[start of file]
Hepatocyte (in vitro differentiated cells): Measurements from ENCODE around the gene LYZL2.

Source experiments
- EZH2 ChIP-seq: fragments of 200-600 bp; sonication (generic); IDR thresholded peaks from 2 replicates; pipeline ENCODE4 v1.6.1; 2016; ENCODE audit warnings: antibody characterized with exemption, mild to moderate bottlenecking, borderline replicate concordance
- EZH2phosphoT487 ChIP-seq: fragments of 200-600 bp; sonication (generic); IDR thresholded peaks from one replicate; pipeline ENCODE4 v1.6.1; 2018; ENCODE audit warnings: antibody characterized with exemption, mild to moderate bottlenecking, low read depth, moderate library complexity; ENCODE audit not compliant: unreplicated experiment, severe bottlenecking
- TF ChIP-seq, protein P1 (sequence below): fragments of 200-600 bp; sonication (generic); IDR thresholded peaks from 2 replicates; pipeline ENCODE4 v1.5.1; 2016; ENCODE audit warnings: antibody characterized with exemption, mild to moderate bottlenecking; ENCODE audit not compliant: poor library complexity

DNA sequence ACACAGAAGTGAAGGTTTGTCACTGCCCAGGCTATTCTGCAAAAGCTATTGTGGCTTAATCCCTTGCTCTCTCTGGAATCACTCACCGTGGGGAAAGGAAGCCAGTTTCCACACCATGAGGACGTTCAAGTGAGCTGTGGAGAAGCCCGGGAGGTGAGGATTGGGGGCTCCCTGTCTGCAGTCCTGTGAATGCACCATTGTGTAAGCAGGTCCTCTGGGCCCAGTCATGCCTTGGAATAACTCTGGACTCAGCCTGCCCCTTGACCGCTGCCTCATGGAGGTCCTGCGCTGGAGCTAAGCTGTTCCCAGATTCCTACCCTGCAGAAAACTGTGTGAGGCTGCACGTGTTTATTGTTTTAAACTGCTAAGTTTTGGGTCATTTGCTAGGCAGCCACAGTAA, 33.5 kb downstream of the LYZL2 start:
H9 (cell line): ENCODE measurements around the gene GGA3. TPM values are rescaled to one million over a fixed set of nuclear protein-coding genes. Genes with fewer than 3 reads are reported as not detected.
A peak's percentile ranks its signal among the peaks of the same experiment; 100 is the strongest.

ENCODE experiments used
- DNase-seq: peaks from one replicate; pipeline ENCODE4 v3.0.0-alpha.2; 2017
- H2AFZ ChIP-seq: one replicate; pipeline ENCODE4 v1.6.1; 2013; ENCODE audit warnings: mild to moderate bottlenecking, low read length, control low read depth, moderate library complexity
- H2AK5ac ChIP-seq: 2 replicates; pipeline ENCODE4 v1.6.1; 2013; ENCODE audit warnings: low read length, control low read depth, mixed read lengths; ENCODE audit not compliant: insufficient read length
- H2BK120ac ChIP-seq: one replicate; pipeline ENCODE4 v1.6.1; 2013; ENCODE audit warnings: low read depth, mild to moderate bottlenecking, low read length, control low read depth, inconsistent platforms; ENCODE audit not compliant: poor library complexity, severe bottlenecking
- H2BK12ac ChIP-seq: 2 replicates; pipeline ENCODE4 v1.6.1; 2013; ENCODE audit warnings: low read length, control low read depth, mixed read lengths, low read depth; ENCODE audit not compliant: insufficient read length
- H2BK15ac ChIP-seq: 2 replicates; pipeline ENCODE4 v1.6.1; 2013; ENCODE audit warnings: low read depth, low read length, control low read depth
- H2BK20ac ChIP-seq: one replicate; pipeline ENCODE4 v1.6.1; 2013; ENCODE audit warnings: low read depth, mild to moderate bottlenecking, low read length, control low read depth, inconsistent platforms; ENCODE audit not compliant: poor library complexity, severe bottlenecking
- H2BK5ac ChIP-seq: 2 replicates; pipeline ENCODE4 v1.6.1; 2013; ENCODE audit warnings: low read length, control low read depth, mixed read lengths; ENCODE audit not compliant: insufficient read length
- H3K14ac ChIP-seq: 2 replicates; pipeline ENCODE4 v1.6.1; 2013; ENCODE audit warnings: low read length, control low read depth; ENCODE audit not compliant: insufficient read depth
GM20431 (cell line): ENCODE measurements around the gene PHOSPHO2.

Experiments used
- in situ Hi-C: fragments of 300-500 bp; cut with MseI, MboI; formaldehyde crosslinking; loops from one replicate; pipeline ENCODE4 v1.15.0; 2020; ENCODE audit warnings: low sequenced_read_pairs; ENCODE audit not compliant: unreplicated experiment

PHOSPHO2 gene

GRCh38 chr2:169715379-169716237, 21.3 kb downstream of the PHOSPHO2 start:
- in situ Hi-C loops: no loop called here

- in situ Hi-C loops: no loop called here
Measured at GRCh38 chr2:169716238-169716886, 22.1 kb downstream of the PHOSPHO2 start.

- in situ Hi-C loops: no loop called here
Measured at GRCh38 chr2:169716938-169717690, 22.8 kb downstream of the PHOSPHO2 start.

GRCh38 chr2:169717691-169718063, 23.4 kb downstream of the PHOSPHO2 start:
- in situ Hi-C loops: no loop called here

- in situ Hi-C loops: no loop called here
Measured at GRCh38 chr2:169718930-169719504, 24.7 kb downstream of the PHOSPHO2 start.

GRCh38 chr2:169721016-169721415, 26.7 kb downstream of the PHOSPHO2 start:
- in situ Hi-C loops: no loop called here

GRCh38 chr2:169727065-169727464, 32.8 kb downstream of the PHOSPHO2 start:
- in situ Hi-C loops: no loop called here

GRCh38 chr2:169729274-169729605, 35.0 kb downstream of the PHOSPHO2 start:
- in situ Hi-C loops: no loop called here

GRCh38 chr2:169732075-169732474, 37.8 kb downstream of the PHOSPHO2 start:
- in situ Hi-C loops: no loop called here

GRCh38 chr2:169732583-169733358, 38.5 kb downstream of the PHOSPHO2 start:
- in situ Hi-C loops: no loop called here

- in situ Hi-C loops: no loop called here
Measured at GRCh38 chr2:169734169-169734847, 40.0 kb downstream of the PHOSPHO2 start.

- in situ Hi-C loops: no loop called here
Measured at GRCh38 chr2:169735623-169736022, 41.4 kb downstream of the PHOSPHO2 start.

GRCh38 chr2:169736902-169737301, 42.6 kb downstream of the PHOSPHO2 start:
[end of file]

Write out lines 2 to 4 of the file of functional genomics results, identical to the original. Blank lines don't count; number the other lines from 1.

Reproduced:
Source experiments
- EZH2 ChIP-seq: fragments of 200-600 bp; sonication (generic); IDR thresholded peaks from 2 replicates; pipeline ENCODE4 v1.6.1; 2016; ENCODE audit warnings: antibody characterized with exemption, mild to moderate bottlenecking, borderline replicate concordance
- EZH2phosphoT487 ChIP-seq: fragments of 200-600 bp; sonication (generic); IDR thresholded peaks from one replicate; pipeline ENCODE4 v1.6.1; 2018; ENCODE audit warnings: antibody characterized with exemption, mild to moderate bottlenecking, low read depth, moderate library complexity; ENCODE audit not compliant: unreplicated experiment, severe bottlenecking